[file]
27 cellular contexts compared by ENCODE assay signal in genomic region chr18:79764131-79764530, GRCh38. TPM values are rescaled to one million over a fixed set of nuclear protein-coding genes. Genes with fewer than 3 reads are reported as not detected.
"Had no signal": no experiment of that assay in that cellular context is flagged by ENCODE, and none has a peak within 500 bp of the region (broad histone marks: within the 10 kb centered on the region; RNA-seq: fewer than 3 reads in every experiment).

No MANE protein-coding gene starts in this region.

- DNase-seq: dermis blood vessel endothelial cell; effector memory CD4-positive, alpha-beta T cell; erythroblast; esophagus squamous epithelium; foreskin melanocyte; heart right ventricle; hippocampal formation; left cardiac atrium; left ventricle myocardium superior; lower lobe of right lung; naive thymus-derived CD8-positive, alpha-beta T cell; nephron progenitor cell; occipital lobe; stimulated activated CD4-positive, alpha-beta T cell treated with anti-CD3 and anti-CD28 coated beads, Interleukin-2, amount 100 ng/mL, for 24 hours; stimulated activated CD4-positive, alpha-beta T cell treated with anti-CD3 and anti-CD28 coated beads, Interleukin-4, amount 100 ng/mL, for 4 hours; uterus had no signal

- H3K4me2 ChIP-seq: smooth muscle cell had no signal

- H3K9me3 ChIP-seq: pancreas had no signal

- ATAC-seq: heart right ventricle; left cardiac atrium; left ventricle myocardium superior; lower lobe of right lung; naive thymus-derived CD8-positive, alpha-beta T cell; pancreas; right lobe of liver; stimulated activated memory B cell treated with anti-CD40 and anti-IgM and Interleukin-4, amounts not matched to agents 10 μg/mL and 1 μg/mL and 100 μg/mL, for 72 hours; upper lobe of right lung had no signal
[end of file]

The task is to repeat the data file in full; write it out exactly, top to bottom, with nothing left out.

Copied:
27 cellular contexts compared by ENCODE assay signal in genomic region chr18:79764131-79764530, GRCh38. TPM values are rescaled to one million over a fixed set of nuclear protein-coding genes. Genes with fewer than 3 reads are reported as not detected.
"Had no signal": no experiment of that assay in that cellular context is flagged by ENCODE, and none has a peak within 500 bp of the region (broad histone marks: within the 10 kb centered on the region; RNA-seq: fewer than 3 reads in every experiment).

No MANE protein-coding gene starts in this region.

- DNase-seq: dermis blood vessel endothelial cell; effector memory CD4-positive, alpha-beta T cell; erythroblast; esophagus squamous epithelium; foreskin melanocyte; heart right ventricle; hippocampal formation; left cardiac atrium; left ventricle myocardium superior; lower lobe of right lung; naive thymus-derived CD8-positive, alpha-beta T cell; nephron progenitor cell; occipital lobe; stimulated activated CD4-positive, alpha-beta T cell treated with anti-CD3 and anti-CD28 coated beads, Interleukin-2, amount 100 ng/mL, for 24 hours; stimulated activated CD4-positive, alpha-beta T cell treated with anti-CD3 and anti-CD28 coated beads, Interleukin-4, amount 100 ng/mL, for 4 hours; uterus had no signal

- H3K4me2 ChIP-seq: smooth muscle cell had no signal

- H3K9me3 ChIP-seq: pancreas had no signal

- ATAC-seq: heart right ventricle; left cardiac atrium; left ventricle myocardium superior; lower lobe of right lung; naive thymus-derived CD8-positive, alpha-beta T cell; pancreas; right lobe of liver; stimulated activated memory B cell treated with anti-CD40 and anti-IgM and Interleukin-4, amounts not matched to agents 10 μg/mL and 1 μg/mL and 100 μg/mL, for 72 hours; upper lobe of right lung had no signal